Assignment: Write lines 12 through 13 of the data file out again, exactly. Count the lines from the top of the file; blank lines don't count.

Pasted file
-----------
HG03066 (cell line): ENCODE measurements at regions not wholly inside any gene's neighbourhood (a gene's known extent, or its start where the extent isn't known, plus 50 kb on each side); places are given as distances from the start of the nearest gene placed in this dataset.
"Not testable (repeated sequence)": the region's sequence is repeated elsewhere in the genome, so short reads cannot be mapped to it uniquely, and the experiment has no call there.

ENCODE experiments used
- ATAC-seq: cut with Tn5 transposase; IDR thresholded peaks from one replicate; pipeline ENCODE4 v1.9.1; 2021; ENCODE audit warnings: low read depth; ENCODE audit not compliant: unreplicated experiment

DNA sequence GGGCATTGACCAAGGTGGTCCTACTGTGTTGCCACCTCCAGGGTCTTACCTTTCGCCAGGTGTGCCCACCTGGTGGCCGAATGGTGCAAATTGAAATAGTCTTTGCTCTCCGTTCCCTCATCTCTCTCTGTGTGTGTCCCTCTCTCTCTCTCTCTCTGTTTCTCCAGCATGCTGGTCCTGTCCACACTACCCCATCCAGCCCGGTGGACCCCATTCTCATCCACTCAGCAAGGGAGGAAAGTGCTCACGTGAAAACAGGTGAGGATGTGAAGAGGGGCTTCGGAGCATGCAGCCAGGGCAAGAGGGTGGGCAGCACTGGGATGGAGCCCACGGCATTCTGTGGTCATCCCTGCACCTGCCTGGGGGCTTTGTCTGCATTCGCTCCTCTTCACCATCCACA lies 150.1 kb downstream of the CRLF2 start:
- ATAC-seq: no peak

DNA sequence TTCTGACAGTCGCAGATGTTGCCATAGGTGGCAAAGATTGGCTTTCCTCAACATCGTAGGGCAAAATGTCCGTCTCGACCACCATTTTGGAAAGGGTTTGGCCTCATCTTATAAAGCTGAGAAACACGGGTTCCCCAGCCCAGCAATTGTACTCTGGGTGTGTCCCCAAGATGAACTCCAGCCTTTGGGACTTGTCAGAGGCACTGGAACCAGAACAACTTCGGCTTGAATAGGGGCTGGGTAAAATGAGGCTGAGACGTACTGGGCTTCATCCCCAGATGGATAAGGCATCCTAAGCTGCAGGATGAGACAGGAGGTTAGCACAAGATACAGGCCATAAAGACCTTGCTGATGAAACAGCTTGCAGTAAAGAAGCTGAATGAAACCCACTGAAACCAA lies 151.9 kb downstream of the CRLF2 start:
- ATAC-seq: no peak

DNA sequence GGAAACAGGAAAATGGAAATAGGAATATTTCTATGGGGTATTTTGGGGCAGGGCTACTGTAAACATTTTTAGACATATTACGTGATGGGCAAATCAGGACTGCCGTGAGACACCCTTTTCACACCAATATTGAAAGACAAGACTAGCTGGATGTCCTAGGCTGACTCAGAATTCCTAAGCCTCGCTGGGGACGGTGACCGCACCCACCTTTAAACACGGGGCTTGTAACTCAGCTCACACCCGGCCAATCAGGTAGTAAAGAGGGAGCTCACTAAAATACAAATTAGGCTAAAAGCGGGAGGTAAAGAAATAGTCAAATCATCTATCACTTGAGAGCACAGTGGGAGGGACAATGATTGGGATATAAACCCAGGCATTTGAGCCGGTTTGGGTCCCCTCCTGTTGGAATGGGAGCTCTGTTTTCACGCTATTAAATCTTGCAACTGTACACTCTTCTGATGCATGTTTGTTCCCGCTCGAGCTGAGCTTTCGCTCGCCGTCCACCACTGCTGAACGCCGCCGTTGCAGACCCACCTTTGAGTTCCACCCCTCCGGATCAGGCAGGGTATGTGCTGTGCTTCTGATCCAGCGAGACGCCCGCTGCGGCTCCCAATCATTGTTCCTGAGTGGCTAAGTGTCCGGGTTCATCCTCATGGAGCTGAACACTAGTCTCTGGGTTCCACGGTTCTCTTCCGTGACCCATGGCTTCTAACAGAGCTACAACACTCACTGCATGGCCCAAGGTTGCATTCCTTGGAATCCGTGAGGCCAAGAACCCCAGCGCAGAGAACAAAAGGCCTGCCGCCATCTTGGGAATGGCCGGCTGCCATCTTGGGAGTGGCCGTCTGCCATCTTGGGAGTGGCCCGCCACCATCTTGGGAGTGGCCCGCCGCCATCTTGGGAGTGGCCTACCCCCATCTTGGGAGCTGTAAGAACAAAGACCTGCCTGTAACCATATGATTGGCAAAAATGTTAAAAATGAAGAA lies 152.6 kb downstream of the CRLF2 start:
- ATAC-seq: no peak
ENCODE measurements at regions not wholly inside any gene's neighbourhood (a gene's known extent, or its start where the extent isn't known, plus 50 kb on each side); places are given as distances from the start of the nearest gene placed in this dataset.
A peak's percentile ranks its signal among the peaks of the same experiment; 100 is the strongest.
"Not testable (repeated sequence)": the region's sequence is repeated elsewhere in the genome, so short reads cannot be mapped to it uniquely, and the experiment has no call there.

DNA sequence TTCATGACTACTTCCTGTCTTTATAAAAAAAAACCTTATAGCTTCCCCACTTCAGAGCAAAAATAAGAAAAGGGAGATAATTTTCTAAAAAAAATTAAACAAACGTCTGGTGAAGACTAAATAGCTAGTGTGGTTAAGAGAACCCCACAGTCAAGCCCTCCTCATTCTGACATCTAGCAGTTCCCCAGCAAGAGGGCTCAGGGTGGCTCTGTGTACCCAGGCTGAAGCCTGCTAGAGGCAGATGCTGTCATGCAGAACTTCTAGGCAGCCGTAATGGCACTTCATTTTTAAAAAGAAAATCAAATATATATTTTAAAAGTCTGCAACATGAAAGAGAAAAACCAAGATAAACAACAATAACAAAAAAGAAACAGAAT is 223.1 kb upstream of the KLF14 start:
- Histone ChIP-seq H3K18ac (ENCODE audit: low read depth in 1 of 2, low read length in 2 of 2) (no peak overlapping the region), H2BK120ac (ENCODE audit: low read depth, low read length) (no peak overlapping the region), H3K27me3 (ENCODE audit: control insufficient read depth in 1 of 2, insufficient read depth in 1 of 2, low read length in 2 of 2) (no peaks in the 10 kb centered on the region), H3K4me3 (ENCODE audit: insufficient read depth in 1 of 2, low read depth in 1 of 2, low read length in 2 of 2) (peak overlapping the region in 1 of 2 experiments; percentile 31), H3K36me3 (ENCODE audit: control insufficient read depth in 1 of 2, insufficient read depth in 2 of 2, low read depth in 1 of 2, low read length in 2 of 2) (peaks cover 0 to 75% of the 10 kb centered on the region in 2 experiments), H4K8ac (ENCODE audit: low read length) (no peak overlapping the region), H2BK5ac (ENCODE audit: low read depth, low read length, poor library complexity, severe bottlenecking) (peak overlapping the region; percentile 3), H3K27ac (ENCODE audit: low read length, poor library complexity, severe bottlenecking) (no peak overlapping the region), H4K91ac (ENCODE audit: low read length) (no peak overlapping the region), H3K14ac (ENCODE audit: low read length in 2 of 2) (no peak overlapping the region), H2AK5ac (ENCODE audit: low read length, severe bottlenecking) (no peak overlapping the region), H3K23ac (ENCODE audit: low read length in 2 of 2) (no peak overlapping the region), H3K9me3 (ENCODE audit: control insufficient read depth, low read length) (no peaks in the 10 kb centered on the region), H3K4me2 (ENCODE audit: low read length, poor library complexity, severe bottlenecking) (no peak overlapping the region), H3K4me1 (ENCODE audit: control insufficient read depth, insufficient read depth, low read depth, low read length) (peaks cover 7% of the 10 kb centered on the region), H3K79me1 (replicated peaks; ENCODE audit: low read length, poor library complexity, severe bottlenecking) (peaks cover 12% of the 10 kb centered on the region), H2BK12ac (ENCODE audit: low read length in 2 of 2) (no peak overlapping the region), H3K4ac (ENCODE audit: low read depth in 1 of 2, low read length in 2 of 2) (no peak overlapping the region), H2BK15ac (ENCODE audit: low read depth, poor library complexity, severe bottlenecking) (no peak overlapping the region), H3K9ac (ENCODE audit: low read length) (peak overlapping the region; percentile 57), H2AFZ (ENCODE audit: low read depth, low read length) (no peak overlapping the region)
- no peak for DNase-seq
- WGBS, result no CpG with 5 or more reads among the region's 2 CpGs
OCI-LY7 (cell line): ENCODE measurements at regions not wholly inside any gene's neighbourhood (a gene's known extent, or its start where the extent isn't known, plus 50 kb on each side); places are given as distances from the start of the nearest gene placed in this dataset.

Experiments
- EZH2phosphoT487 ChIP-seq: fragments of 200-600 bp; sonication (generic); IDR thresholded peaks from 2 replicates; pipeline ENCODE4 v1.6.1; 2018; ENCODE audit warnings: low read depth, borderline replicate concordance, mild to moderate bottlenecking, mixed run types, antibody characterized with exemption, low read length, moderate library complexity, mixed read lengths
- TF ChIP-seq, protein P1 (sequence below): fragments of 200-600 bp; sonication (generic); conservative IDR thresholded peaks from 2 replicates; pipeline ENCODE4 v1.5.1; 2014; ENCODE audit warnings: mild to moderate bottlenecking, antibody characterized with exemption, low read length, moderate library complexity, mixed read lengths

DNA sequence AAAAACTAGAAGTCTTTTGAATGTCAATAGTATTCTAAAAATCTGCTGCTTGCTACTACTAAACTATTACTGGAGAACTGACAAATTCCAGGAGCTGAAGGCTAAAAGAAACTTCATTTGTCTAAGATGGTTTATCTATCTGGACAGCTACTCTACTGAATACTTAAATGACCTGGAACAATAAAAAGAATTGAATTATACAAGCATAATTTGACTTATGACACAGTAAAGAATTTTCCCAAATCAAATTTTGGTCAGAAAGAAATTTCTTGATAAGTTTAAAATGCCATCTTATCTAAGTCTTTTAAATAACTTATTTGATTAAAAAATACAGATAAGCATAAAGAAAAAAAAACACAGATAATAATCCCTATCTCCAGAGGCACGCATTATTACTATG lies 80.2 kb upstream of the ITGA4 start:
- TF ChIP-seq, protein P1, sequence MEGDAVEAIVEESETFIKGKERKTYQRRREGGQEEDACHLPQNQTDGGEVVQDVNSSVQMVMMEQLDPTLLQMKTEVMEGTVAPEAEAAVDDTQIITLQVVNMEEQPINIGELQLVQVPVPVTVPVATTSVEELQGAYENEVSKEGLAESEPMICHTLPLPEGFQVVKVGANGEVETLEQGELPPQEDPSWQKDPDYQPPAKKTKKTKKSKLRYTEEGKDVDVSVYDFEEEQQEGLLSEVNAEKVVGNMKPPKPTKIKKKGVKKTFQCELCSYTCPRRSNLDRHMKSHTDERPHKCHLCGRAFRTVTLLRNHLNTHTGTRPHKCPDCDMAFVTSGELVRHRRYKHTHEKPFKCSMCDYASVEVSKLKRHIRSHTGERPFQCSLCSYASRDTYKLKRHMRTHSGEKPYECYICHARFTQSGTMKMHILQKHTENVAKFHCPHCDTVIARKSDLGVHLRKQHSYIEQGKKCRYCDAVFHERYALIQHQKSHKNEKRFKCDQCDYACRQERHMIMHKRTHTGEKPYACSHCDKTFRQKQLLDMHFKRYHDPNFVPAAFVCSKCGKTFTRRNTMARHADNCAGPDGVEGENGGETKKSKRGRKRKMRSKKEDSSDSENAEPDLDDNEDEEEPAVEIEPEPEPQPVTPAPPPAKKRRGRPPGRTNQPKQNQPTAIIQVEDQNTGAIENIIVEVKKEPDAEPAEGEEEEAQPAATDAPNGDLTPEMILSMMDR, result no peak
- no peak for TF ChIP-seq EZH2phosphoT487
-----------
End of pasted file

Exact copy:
A peak's percentile ranks its signal among the peaks of the same experiment; 100 is the strongest.
"Not testable (repeated sequence)": the region's sequence is repeated elsewhere in the genome, so short reads cannot be mapped to it uniquely, and the experiment has no call there.